Cape & Islands Architects and Builders
Build once, well” is the philosophy that guides architect Mark Hutker in his life’s work, and it is a philosophy exemplified in one of his favorite projects.
Duin Huis, a home nested into a sand dune on the Atlantic Ocean, also happens to be one of the most restricted and regulated properties that Hutker says he and his team at Hutker Architects have ever worked on. The firm created “a jewel box of a home,” he says, with just concrete, driftwood, bronze, and glass and made the most of all 1,800 square feet of space. From designing rooms that connect to one another and a “spectacular” oceanfront environment, to wrapping the home in storm-protecting shutters, to including a retractable 8-foot skylight that leads to a roof deck—complete with a built-in chaise and soaking tub—Hutker crafted a home he hopes is timeless.
“My goal is to create houses that are worthy of preservation. Adaptive spaces go a long way toward that goal,” he explains. “We often design houses that have multiple objectives; they need to accommodate large groups when extended families gather, and they also need to feel comfortable when only one or two people are at home. When we accomplish this, the home will be more likely to stand the test of time.”
Serving Cape Cod, Martha’s Vineyard, and greater New England, Hutker founded his architecture firm in 1985, developing it into what is now a highly regarded company of 40 professionals based in Falmouth, Vineyard Haven, and Boston. Hutker, a native of Indiana, says he came to Cape Cod for the opportunity “to create meaningful architecture in an area that is deeply connected to history, community, and nature.” In 30 years of practice, he says he and his team have developed a comprehensive understanding of—and respect for—“the architectural DNA” of the region.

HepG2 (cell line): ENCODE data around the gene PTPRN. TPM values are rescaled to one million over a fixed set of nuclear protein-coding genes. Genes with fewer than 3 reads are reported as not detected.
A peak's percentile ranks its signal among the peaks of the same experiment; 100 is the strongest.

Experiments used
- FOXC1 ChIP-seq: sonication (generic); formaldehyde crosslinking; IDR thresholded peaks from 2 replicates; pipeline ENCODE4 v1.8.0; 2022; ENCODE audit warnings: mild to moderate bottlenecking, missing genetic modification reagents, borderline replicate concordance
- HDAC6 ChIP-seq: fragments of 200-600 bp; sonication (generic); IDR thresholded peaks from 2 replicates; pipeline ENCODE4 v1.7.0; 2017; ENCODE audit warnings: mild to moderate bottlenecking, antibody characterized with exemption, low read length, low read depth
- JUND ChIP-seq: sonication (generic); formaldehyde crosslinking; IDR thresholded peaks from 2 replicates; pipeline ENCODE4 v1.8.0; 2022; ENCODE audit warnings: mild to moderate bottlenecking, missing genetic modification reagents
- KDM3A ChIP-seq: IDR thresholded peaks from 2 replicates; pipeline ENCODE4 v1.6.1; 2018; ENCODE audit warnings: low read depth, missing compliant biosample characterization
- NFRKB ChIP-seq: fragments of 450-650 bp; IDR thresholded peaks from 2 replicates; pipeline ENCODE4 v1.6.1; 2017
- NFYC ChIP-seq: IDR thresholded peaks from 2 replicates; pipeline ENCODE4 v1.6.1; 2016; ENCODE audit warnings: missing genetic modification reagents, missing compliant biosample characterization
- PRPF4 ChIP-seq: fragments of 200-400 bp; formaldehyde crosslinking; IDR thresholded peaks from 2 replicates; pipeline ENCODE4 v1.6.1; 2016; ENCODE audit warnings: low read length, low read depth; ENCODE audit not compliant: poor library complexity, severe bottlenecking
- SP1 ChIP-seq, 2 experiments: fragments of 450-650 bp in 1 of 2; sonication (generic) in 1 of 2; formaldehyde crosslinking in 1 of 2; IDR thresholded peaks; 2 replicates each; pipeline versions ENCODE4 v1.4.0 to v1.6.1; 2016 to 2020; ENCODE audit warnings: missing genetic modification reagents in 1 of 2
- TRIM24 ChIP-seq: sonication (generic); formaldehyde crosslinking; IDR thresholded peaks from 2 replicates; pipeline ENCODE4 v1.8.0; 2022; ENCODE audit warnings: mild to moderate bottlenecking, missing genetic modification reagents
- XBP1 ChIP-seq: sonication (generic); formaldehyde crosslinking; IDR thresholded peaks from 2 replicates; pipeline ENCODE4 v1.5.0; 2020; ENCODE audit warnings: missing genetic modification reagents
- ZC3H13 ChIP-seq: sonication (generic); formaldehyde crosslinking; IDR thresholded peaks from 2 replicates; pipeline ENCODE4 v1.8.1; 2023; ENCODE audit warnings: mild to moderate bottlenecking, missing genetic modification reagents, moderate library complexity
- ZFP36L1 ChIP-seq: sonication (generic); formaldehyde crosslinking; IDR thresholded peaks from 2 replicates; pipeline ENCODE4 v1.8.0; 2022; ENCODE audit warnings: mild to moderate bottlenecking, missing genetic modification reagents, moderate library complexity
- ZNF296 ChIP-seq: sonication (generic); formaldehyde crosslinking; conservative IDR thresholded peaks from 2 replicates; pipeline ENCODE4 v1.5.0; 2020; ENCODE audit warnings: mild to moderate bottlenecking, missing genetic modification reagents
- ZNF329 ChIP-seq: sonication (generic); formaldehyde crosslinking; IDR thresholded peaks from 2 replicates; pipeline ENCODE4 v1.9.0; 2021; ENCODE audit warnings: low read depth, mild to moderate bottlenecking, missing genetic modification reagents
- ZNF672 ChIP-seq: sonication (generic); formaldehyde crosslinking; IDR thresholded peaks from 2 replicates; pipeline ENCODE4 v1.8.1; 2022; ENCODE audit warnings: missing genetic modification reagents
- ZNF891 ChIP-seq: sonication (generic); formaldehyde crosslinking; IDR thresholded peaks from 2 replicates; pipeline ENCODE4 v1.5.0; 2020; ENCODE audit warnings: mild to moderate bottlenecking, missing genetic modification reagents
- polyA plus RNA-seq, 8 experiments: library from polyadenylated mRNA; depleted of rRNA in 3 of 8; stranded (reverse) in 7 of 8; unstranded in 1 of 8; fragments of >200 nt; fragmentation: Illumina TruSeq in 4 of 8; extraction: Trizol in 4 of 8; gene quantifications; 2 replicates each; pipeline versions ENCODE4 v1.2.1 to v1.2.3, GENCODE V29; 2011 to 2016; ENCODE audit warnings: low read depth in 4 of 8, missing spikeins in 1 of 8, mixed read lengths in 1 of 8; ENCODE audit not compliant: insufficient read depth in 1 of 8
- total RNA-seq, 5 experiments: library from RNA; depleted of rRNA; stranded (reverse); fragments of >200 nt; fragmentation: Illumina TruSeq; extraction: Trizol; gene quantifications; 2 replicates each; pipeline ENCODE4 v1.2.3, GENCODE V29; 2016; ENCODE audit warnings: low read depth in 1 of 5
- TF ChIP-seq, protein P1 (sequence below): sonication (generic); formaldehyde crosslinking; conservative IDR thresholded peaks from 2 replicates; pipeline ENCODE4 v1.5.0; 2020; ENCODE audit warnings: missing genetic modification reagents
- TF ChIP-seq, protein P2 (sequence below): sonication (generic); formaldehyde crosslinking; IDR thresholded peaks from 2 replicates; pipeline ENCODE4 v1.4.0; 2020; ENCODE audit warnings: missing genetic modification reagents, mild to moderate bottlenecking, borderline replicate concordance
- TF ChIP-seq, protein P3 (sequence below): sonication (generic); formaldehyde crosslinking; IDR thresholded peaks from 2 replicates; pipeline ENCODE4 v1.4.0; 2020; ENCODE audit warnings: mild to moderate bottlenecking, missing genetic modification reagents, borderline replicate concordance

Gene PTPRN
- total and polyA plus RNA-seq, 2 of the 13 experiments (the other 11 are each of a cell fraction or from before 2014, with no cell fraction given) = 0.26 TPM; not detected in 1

“Our New England ancestors didn’t have time to fuss with their homes, so they made wooden structures that were durable, low-maintenance, and energy efficient. That’s where we start,” Hutker explains. “But we aren’t working 100 years ago. People live differently today and want more open, connected living spaces. We have ever-changing technologies at our disposal.”
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